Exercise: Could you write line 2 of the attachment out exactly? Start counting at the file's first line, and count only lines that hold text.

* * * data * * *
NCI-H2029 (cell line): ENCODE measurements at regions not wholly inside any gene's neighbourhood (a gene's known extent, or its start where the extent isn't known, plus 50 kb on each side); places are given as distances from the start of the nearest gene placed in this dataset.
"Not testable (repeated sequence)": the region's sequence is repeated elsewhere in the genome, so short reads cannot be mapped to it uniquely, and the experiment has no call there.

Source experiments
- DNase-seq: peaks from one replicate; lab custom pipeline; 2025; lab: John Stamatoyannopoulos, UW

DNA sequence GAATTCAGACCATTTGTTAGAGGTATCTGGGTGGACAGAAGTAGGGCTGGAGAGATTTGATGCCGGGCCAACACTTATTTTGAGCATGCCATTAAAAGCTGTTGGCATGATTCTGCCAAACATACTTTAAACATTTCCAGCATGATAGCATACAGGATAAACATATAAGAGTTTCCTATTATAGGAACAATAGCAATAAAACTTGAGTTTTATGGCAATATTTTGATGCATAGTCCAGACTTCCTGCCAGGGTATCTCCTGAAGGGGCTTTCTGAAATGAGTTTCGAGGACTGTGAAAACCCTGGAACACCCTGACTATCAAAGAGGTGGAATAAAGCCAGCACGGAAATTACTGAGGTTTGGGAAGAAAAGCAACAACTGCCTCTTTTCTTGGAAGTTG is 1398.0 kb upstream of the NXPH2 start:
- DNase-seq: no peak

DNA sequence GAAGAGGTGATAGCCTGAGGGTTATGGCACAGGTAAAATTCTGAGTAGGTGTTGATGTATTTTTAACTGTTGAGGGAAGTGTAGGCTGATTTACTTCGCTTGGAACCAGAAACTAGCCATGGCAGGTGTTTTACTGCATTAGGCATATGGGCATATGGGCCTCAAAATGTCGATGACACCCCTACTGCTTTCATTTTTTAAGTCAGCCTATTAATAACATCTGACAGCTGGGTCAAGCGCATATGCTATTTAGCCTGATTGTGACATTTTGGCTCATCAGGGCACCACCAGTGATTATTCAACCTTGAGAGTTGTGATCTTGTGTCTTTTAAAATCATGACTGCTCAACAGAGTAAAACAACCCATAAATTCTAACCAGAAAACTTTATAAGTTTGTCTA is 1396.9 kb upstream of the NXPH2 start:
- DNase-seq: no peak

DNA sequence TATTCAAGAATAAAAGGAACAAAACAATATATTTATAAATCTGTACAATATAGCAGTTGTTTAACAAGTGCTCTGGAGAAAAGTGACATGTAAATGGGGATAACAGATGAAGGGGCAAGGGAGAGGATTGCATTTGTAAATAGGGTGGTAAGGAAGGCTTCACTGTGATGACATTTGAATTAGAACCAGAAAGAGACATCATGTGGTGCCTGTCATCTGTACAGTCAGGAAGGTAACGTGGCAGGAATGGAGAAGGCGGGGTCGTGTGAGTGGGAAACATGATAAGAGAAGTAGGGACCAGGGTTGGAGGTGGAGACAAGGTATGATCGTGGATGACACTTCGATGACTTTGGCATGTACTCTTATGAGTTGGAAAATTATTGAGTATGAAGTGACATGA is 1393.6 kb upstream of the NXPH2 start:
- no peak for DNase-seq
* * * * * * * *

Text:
"Not testable (repeated sequence)": the region's sequence is repeated elsewhere in the genome, so short reads cannot be mapped to it uniquely, and the experiment has no call there.